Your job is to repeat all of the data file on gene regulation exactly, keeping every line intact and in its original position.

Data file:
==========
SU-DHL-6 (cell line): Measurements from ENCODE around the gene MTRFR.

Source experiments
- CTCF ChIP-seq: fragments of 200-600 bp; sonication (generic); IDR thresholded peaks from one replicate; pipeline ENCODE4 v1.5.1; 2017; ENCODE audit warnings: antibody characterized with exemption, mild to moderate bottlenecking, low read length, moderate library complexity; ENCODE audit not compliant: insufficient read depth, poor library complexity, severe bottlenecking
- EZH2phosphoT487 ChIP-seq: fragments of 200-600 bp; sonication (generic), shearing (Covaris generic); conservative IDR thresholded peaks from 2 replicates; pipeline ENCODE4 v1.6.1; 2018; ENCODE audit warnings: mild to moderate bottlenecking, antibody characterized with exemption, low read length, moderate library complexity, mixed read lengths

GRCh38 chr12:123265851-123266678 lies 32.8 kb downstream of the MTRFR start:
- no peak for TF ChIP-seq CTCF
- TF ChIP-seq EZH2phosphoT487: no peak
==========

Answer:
SU-DHL-6 (cell line): Measurements from ENCODE around the gene MTRFR.

Source experiments
- CTCF ChIP-seq: fragments of 200-600 bp; sonication (generic); IDR thresholded peaks from one replicate; pipeline ENCODE4 v1.5.1; 2017; ENCODE audit warnings: antibody characterized with exemption, mild to moderate bottlenecking, low read length, moderate library complexity; ENCODE audit not compliant: insufficient read depth, poor library complexity, severe bottlenecking
- EZH2phosphoT487 ChIP-seq: fragments of 200-600 bp; sonication (generic), shearing (Covaris generic); conservative IDR thresholded peaks from 2 replicates; pipeline ENCODE4 v1.6.1; 2018; ENCODE audit warnings: mild to moderate bottlenecking, antibody characterized with exemption, low read length, moderate library complexity, mixed read lengths

GRCh38 chr12:123265851-123266678 lies 32.8 kb downstream of the MTRFR start:
- no peak for TF ChIP-seq CTCF
- TF ChIP-seq EZH2phosphoT487: no peak